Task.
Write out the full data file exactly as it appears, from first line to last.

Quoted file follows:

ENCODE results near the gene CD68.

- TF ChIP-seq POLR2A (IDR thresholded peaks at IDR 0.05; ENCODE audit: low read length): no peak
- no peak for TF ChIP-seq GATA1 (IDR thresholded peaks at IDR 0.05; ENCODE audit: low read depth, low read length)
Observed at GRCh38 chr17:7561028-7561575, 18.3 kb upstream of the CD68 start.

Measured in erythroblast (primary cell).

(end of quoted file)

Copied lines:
ENCODE results near the gene CD68.

- TF ChIP-seq POLR2A (IDR thresholded peaks at IDR 0.05; ENCODE audit: low read length): no peak
- no peak for TF ChIP-seq GATA1 (IDR thresholded peaks at IDR 0.05; ENCODE audit: low read depth, low read length)
Observed at GRCh38 chr17:7561028-7561575, 18.3 kb upstream of the CD68 start.

Measured in erythroblast (primary cell).